Ibrahim kissed his hands and the keeper said to him, 'Abide with me, till I contrive somewhat for thee.' Then he took him by the hand and carried him into the garden, which when he saw, he deemed it Paradise, for therein were trees intertwining and tall palms and watery welling and birds carolling with various voices. Presently, the keeper brought him to a pavilion and said to him, 'This is where the lady Jemileh sitteth.' So he examined it and found it of the rarest of pleasure-places, full of all manner paintings in gold and ultramarine. It had four doors, to which one mounted by five steps, and in its midst was a basin of water, to which led down steps of gold, set with precious stones. Midmost the pool was a fountain of gold, with figures, large and small, and water pouring from their mouths; and when, by reason of the issuing forth of the water, they piped and whistled in various tones, it seemed to the hearer as though he were in Paradise. Round the pavilion ran a channel of water, with conduits of silver, and it was covered with brocade. To the left of the pavilion was a lattice of silver, giving upon a green park, wherein were all manner wild cattle and gazelles and hares, and on the right hand was another lattice, overlooking a meadow full of birds of all sorts, warbling in various voices and bewildering the hearers with delight.
The youth was ravished at all he saw and sat down in the doorway by the gardener, who said to him, 'How deemest thou of my garden?' Quoth Ibrahim, 'It is the Paradise of the world.' Whereat the gardener laughed and rising, was absent awhile and presently returned with a tray, full of fowls and quails and sweetmeats of sugar and other dainties, which he set before Ibrahim, saying, 'Eat thy fill.' So he ate till he had enough, whereat the keeper rejoiced and said, 'By Allah, this is the fashion of kings and kings' sons!' Then said he, 'O Ibrahim, what hast thou in yonder bag?' So he opened it before him and the keeper said, 'Take it with thee; it will serve thee when the lady Jemileh cometh; for, when once she is come, I shall not be able to bring thee food..
Then he rose and taking the youth by the hand, brought him to a place over against the pavilion, where he made him a bower among the trees and said to him, 'Get thee up here, and when she comes, thou wilt see her and she will not see thee. When she sings, drink thou to her singing, and when she departs, God willing, thou shalt return in safety whence thou camest. This is the best I can do for thee and on God be our dependence!' Ibrahim thanked him and would have kissed his hand, but he forbade him. Then he laid the bag in the bower and the keeper said to him, 'O Ibrahim, walk about and take thy pleasure in the garden and eat of its fruits, for thy mistress's coming is appointed for to-morrow.' So he took his pleasure in the garden and ate of its fruits; after which he passed the night with the keeper.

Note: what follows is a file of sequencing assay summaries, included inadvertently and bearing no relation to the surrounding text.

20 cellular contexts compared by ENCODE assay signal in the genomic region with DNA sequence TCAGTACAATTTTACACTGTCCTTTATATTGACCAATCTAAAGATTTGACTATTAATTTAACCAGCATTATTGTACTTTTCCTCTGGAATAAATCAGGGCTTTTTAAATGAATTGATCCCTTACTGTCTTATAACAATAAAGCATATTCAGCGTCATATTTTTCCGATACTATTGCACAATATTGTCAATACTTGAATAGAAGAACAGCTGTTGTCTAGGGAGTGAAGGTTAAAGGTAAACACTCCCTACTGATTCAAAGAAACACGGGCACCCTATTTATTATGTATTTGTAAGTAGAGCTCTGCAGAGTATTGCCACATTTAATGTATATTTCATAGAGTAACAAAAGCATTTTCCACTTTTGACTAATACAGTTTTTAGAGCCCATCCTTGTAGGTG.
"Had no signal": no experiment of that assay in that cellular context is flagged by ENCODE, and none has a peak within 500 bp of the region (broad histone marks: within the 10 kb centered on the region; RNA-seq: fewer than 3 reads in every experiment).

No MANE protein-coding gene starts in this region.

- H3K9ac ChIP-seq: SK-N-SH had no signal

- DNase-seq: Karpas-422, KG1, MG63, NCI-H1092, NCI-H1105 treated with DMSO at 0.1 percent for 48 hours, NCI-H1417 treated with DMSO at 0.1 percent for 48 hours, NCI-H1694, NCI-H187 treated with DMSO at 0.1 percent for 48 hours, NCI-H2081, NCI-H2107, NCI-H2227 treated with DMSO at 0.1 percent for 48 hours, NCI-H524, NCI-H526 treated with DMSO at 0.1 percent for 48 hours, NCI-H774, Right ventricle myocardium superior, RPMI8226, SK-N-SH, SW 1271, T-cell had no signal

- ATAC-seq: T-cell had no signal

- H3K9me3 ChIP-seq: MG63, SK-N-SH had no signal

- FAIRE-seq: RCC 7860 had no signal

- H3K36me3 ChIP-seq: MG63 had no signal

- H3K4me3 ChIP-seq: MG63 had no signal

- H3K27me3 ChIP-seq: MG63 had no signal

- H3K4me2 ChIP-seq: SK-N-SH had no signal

When the morning arose and gave forth its light and shone, he prayed the morning-prayer and presently the keeper came to him with a pale face, and said to him, 'Rise, O my son, and go up into the bower; for the slave-girls are come, to set the place in order, and she cometh after them; and beware lest thou spit or sneeze or blow thy nose; else we are dead men, thou and I.' So Ibrahim rose and went up into the bower, whilst the keeper went away, saying, 'God grant thee safety, O my son!'
Presently up came four slave-girls, whose like none ever saw, and entering the pavilion, put off their clothes and washed it. Then they sprinkled it with rose-water and incensed it with ambergris and aloes-wood and spread it with brocade. After these came other fifty damsels, with instruments of music, and amongst them Jemileh, within a canopy of red brocade, the skirts whereof the slave-girls bore up with hooks of gold, till she had entered the pavilion, so that Ibrahim saw nought of her nor of her dress. So he said in himself, 'By Allah, all my labour is lost! But needs must I wait to see how the case will be.' Then the damsels brought meat and drink and they ate and drank and washed their hands, after which they set her a stool and she sat down. Then they all played on instruments of music and sang with ravishing voices, without compare.
Presently, out came an old woman, a duenna and clapped her hands and danced, whilst the girls pulled her hither and thither, till the curtain was lifted and out came Jemileh, laughing. She was clad in [costly] robes and ornaments, and on her head was a crown set with pearls and jewels. About her neck she wore a necklace of pearls and her waist was clasped with a girdle of chrysolite bugles, with tassels of rubies and pearls. The damsels kissed the earth before her, and when Ibrahim saw her, he took leave of his senses and his wit was dazed and his thought confounded for amazement at the sight of loveliness whose like is not on the face of the earth. He fell into a swoon and coming to himself weeping-eyed, recited the following verses:I see thee nor mine eyes I shut, lest for a space My lids should veil from me the vision of thy face;
Then said the old woman to the girls, 'Let ten of you arise and dance and sing.' And Ibrahim said in himself, 'I wish the lady Jemileh would dance.' When the damsels had made an end of their dance, they came round the princess and said to her, 'O my lady, we would have thee dance amongst us, so the measure of our joy may be filled, for never saw we a more delightful day than this.' Quoth Ibrahim to himself, 'Doubtless the gates of heaven are open and God hath granted my prayer.'